Iowa Workforce Development Director Beth Townsend is implementing key recommendations from the U.S. Department of Labor to resolve concerns about the previous agency director's actions. Townsend's actions provide a refreshing contrast to Teresa Wahlert's management of Iowa Workforce Development, which sparked recurring controversy and not one, not two, but three lawsuits.
Jason Clayworth reported for the Des Moines Register yesterday,
An administrative shake-up at the Iowa Workforce Development means that a key management position overseeing unemployment insurance appeals will have more protection against political agendas.
The decision to restructure the Unemployment Insurance Appeals Bureau manager position follows months of controversy at the agency where former director Teresa Wahlert was accused of bullying state employees. She was also accused of pressuring administrative law judges to favor businesses in unemployment appeals decisions.
The recommendation from newly confirmed director Beth Townsend follows advice from the U.S. Department of Labor, which called for the position to be a licensed attorney.
The reorganization means that unemployment appeals management position will be considered a merit rather than an at-will position. That distinction is significant because it means that the person in that position has far more job protections, widely viewed as being better insulated from political initiatives, which are issues that dogged Wahlert and her administration.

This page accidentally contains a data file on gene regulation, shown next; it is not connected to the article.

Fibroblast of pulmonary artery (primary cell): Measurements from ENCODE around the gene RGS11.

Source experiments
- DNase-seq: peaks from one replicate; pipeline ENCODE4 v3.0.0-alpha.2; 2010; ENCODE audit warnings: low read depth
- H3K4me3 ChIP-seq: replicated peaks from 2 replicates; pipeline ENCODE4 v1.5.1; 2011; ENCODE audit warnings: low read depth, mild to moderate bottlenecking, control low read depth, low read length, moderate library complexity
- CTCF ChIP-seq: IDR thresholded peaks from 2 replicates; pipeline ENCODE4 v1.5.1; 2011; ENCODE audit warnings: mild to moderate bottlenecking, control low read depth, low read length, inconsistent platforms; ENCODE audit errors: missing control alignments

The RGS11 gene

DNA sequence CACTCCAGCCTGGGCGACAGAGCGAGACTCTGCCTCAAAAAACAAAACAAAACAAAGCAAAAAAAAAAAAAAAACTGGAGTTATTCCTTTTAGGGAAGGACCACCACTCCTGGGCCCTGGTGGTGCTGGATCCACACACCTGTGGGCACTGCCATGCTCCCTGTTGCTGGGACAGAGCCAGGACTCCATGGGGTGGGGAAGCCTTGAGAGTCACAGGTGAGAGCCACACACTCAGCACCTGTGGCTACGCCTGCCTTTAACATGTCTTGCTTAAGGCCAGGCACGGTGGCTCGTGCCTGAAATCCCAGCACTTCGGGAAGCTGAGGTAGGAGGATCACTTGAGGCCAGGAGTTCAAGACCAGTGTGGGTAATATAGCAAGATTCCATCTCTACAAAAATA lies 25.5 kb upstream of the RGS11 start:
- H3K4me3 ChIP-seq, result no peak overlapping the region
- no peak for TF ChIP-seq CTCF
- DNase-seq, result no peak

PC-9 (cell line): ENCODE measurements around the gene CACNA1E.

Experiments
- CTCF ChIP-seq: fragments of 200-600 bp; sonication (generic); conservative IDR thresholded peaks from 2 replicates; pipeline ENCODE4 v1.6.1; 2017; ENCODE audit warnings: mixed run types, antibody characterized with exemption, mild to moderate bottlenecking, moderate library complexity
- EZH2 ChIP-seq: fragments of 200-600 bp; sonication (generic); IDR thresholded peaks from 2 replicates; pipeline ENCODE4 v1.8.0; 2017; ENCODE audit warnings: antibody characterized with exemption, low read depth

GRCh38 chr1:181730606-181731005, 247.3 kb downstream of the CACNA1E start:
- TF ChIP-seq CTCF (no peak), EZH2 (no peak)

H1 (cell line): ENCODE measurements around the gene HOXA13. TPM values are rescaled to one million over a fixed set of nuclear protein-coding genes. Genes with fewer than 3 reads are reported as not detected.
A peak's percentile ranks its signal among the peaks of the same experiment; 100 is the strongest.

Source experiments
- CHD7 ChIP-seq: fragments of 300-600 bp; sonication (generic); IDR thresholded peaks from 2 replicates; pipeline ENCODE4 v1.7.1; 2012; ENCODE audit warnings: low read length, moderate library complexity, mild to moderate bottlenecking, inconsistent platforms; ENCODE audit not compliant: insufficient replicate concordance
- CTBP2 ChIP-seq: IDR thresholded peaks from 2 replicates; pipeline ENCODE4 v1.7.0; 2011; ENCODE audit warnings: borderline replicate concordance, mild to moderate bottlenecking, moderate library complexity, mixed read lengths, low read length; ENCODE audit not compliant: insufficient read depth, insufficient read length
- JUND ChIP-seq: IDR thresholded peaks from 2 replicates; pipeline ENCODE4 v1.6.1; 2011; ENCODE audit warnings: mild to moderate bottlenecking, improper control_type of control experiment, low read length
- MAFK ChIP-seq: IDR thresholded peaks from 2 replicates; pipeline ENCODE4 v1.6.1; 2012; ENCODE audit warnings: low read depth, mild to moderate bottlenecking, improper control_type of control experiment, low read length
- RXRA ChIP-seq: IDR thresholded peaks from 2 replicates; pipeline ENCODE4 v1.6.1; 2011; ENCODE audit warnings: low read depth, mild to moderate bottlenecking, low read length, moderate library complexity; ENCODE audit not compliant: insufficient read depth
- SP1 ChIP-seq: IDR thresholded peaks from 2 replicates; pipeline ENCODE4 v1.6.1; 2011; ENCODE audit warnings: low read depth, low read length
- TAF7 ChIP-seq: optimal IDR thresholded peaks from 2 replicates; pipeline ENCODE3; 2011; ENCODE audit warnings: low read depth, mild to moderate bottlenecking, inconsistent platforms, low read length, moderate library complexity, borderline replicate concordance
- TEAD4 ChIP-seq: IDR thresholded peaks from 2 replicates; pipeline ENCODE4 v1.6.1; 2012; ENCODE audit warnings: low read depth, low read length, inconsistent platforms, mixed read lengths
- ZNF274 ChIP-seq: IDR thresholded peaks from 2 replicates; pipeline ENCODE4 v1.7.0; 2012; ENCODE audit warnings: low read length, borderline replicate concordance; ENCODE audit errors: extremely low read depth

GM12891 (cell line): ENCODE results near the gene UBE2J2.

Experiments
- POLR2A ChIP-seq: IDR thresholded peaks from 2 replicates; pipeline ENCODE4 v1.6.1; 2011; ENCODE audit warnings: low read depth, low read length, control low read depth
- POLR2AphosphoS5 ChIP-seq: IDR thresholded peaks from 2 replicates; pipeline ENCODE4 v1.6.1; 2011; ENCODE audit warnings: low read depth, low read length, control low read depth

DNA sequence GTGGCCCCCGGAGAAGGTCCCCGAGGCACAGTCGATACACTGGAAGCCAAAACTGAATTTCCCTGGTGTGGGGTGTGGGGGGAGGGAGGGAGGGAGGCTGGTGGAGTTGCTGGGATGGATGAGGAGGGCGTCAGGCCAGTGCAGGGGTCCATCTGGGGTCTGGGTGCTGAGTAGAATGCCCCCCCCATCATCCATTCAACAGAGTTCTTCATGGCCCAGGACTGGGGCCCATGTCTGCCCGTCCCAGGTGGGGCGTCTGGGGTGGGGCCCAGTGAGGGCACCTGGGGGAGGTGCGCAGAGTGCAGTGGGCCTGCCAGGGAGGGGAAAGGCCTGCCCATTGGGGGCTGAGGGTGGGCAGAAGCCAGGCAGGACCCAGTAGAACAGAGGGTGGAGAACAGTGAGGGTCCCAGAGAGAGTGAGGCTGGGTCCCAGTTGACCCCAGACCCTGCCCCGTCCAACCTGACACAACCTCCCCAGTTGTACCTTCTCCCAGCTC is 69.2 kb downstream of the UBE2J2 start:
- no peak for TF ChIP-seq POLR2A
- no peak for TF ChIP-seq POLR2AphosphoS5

Click through for more details on Townsend's latest decisions, including an e-mail she sent to Iowa Workforce Development employees on Monday morning.
In a letter to Townsend last month, a U.S. Department of Labor official called for several other steps to "strengthen Iowa's compliance with Federal law" and keep administrative law judges "free from actual or perceived intimidation." Speaking by telephone today, Ed Wallace of Iowa Workforce Development confirmed that Townsend "will be following the recommendations in the letter."
Asked whether the agency's Chief Administrative Law Judge position had been filled on a merit staffing basis, Wallace said not yet, but "Director Townsend is committed to doing that in the short term." Former Chief Administrative Law Judge Joseph Walsh filed suit last year, alleging that then-Director Wahlert "interfere[d] with the administrative judicial process in order to favor employers," attempted "to illegally strip [Walsh] of his merit protection," and eventually retaliated by removing him in "a political reorganization disguised as a budget layoff." That lawsuit is pending in Polk County District Court.
Although Governor Terry Branstad has never acknowledged the many problems with Wahlert's leadership of the agency, he deserves some credit for choosing a capable person to clean up the mess. The Iowa Senate unanimously confirmed Townsend last month, recognizing her qualifications and early steps to put Iowa Workforce Development back on track.